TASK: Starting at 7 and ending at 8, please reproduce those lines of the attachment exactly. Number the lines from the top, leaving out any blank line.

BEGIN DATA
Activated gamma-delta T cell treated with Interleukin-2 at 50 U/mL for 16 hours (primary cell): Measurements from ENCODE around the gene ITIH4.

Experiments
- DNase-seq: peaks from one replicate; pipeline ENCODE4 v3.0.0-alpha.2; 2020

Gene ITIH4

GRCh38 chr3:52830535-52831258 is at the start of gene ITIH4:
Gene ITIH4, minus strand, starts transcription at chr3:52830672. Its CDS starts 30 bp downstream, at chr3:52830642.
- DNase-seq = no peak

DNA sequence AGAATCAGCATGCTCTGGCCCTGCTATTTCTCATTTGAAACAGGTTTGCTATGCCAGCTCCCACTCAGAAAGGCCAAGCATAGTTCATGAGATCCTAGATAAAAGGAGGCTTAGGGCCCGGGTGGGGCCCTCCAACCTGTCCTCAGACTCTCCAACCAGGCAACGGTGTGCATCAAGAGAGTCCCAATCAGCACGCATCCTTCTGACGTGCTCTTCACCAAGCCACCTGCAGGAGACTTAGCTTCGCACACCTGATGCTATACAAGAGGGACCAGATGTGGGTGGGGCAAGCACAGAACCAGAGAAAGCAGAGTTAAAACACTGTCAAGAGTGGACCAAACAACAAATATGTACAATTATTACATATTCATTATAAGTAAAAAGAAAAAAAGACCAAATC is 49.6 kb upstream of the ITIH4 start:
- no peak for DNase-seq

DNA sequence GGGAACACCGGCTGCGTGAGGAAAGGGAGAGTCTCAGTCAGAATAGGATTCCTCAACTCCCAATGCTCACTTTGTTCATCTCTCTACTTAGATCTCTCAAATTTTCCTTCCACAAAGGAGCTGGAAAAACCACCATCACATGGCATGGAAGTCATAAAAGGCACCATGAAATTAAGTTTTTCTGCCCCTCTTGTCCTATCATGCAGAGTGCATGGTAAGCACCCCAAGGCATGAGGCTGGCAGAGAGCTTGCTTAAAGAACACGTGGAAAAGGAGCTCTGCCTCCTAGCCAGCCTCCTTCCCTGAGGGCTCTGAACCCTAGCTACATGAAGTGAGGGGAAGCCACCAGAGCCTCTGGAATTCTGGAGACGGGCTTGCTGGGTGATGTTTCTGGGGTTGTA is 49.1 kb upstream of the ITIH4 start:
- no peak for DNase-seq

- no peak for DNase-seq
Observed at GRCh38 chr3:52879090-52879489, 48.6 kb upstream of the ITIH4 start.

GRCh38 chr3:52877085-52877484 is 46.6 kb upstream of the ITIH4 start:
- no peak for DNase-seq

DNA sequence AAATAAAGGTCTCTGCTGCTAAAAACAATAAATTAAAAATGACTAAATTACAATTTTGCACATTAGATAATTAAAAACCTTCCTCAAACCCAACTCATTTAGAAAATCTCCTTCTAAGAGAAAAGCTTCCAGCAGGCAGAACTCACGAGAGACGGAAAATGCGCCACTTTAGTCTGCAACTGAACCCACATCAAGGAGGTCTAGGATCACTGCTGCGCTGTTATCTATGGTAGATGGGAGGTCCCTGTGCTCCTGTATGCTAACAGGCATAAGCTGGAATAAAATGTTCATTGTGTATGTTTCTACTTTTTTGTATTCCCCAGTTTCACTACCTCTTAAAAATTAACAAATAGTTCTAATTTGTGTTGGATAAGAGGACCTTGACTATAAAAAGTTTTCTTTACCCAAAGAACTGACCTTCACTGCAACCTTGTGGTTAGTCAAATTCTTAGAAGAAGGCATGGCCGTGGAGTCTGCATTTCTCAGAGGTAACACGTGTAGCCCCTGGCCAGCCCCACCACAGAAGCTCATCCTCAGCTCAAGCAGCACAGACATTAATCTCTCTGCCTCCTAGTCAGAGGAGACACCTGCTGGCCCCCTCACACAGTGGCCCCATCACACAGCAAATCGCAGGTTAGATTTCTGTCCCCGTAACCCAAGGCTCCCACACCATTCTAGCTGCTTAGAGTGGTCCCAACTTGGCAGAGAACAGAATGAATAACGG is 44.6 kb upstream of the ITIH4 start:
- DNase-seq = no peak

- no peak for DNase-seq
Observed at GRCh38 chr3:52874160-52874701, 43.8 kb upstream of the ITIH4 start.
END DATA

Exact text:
- DNase-seq = no peak

DNA sequence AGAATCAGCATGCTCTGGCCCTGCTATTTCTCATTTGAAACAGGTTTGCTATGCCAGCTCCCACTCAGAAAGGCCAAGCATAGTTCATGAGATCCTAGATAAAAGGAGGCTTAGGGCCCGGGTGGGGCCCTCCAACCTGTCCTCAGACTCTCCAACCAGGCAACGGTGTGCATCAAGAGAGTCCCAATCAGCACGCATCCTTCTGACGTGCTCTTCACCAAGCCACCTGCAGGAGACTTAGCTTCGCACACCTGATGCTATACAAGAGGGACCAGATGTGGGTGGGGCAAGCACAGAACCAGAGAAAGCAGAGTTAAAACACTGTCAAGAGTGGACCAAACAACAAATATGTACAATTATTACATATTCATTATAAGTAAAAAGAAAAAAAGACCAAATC is 49.6 kb upstream of the ITIH4 start: